(since there was a discussion today about the legalities of that push bar on the Crown Vic, I though I’d re-run this to give our European friends an idea of what can actually be driven on the streets here. No, there are no inspections here)
Old Toyota Hi-Lux pickups are one of the most ubiquitous “Eugene-mobiles”; there are scads of them everywhere, like the one that just moved into one of my rentals, and this one, of the very first generation. But I’ve never snagged one of the very rare Lo-Lux versions, something Toyota cooked up and imported only to California during the nasty 1974 recession. I’ve read about them, but this is my first time actually catching one in the wild. They are very rare, as it really didn’t catch on; seems like Toyota went a bit overboard with the minimalist approach.
Yes, the Lolux was stripped down to just the most bare essentials for driving in California’s mild climate. I hear they sold best in the beach communities. Since hand signals were still legal in CA back then, there were no tail lights or brake lights. And the lack of doors made giving hand signals very easy.
This Lolux driver is cheating a bit though, carrying some clip-on tail lights. It probably is a bit safer for night driving that way, but he makes sure to stash them during the day, so as not to destroy the purity of the Lolux minimalist concept.
The passenger compartment follows the theme quite diligently, although a wooden park bench or two milking stools would really have been more suitable yet. It least it has a roof, so as to keep one’s life possessions dry. Live lightly, get rid of all the useless junk! One duffel bag-full is all anyone really needs in this world, or deserves. Maybe Toyota was targeting the nascent “Voluntary Simplicity” movement? That would explain why it’s in Eugene. Or maybe it was targeted at Anarchists, in which case it really would be their official vehicle, if they indulged in such things. Maybe one of them is cheating, like an Amish keeping a car.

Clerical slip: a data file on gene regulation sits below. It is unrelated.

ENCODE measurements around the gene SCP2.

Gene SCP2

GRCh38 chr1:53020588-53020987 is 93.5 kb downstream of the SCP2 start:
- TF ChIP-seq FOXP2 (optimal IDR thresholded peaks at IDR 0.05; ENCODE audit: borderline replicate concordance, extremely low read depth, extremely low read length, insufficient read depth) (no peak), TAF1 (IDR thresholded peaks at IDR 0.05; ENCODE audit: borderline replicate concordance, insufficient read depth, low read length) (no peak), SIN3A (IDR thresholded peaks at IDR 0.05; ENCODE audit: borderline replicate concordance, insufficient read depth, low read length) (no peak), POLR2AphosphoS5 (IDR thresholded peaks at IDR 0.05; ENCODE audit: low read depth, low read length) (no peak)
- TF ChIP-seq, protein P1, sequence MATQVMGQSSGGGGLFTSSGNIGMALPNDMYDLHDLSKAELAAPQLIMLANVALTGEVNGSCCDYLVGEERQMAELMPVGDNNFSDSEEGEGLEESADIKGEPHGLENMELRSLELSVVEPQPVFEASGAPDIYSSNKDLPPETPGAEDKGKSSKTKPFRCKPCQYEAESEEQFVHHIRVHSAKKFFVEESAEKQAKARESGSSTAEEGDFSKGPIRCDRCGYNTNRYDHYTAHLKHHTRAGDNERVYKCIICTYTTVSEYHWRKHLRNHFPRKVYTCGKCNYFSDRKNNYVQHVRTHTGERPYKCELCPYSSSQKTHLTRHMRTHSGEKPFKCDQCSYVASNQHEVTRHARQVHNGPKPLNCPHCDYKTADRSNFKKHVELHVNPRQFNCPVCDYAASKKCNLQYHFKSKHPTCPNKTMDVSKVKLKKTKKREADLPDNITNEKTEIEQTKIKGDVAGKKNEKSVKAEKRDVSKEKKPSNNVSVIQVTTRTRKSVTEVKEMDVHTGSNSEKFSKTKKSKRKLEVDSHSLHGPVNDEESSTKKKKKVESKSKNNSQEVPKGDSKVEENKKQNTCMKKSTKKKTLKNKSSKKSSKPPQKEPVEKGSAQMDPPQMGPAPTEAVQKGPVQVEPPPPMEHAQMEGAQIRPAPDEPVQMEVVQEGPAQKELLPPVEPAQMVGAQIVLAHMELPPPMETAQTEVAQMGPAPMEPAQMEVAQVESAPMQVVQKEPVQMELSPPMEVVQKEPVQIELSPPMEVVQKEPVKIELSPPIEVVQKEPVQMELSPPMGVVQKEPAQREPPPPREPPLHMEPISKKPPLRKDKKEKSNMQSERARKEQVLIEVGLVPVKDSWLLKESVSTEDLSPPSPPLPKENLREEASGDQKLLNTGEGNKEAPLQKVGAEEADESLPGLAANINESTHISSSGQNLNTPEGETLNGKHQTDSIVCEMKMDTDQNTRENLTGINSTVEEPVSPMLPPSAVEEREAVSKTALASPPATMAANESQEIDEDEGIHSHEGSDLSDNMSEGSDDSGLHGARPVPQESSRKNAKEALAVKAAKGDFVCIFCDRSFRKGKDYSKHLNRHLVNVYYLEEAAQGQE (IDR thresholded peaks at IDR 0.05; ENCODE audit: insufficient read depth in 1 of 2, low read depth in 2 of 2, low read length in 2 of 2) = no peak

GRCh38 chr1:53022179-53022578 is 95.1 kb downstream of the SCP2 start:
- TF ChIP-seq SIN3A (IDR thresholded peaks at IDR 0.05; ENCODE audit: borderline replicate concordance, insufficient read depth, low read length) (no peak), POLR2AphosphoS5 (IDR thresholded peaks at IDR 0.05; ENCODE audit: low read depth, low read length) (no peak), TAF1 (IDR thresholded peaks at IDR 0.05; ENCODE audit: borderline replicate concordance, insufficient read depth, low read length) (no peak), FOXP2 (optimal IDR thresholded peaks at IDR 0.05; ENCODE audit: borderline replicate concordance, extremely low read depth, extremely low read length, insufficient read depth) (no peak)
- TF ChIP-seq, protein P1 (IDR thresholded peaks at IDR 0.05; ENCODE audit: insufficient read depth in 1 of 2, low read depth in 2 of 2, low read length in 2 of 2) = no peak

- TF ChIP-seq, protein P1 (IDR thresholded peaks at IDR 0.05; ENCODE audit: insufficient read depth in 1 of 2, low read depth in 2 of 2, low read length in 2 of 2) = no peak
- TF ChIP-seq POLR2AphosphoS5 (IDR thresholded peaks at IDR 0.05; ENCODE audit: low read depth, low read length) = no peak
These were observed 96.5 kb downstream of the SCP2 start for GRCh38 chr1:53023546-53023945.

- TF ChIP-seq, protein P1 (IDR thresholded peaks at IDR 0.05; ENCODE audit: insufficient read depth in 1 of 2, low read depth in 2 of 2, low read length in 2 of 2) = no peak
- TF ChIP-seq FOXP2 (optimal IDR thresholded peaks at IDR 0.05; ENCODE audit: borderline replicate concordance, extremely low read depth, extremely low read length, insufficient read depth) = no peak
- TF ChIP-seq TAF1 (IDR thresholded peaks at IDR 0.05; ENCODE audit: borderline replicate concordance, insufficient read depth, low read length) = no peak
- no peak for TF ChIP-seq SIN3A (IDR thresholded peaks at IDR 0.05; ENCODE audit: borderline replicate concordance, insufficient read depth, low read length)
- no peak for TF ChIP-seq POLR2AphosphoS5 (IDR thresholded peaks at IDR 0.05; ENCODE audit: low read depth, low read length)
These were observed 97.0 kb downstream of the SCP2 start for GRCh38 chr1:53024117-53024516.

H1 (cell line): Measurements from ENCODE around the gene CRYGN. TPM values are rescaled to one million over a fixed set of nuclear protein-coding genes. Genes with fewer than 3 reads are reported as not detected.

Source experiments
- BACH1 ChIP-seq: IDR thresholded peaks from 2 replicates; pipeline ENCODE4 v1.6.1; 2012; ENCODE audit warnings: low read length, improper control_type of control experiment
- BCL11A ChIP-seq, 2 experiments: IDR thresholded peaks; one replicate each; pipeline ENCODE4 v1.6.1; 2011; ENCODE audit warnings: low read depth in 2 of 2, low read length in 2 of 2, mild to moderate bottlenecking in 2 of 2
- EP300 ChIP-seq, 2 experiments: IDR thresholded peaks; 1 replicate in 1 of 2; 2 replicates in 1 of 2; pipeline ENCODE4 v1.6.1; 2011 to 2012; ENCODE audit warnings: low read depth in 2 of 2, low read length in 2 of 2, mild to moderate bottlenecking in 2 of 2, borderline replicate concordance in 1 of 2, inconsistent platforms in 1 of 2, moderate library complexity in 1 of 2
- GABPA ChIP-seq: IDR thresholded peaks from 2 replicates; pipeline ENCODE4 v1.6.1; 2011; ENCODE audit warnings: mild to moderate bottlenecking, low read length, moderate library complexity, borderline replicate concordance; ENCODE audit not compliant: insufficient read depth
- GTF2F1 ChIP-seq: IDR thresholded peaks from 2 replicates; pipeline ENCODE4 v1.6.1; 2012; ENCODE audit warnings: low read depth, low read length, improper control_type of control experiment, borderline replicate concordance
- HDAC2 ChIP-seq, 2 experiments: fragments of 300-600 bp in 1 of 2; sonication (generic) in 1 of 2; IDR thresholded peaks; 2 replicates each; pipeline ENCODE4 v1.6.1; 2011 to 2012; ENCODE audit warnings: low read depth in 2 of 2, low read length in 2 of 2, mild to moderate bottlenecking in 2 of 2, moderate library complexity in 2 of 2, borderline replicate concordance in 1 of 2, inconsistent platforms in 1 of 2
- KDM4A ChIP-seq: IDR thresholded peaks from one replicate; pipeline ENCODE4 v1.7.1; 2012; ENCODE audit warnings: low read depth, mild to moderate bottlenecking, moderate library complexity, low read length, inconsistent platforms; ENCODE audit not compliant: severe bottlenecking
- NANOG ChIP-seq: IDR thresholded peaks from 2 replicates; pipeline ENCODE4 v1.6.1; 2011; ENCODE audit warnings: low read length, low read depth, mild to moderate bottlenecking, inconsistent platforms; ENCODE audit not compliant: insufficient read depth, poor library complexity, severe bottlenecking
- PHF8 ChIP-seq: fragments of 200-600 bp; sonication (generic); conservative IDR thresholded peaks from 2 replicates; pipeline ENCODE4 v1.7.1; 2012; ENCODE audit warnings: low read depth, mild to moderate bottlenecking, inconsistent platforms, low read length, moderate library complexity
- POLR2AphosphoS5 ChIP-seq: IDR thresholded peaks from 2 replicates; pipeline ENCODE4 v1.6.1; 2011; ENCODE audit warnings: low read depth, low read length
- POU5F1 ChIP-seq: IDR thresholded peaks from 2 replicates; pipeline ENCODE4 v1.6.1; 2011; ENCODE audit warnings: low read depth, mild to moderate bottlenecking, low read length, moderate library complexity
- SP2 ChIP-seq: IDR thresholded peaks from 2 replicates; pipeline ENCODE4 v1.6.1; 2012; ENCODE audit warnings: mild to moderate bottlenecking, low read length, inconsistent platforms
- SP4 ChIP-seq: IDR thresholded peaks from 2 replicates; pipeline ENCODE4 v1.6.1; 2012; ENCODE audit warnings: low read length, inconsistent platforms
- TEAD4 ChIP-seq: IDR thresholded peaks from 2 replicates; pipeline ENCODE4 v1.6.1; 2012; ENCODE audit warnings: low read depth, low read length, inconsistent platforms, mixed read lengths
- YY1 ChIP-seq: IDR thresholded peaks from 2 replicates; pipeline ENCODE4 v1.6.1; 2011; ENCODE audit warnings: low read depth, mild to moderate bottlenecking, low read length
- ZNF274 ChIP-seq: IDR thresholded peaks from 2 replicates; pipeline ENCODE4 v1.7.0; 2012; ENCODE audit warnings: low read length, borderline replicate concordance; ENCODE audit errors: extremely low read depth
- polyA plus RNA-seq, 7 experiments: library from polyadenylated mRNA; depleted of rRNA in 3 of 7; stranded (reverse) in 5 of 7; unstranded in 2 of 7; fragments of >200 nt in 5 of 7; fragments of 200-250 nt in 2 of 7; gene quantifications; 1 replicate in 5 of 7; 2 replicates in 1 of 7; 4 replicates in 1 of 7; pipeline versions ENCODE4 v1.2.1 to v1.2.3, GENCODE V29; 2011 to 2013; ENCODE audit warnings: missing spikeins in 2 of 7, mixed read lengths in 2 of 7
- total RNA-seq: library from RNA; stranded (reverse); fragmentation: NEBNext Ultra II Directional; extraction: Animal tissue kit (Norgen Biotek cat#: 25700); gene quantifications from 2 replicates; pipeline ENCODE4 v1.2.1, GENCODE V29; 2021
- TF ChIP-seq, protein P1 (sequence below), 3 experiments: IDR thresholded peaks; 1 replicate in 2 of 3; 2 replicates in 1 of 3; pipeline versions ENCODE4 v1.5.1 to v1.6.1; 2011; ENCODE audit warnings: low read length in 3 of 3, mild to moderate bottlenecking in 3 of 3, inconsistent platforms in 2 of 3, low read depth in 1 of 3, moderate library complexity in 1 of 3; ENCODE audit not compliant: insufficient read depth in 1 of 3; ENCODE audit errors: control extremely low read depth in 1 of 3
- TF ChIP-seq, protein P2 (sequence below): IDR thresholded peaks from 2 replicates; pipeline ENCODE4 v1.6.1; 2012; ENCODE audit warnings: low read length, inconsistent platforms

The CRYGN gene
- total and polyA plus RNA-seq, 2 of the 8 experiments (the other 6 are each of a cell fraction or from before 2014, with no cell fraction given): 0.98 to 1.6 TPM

Just the essentials here that are necessary to start and keep this truck on the straight and narrow of life. Even the gas pedal has been slimmed down to a bent rod.
Out back, the bed is just a pallet strapped on with…a few wraps of black tape. But be assured, that’s an all-American pallet, so as to make sure the Lu-Lux didn’t get hit with the “Chicken tax”. Now that would have defeated the purpose.
Toyota didn’t skimp in terms of the engine, though. The full 20R engine was included, after experiments with a version missing two of its pistons and connecting rods just didn’t run quite well enough, even for minimalist standards. I hear performance is quite brisk, given how light these are. An air cleaner? A hi-luxury. Hydraulic brake lines? Oh come on; the mechanical hand brake on the rear wheels is quite sufficient, for diligent minimalist drivers in a light vehicle like this. But Toyota saw fit to install the hydraulic brake master cylinder, in case some wuss-ass jurisdictions had a problem with the hand brake. But the lines were strictly optional.
Finding a genuine Lo-Lux was the highlight of my week, and not surprisingly, I found it in Eugene’s very hip Whitaker neighborhood. But just a few days later, I saw it again, quite a ways out north, off River Road…this thing still gets around, hand brake and all. Well, it is a Toyota. And there’s not much to brake, or break.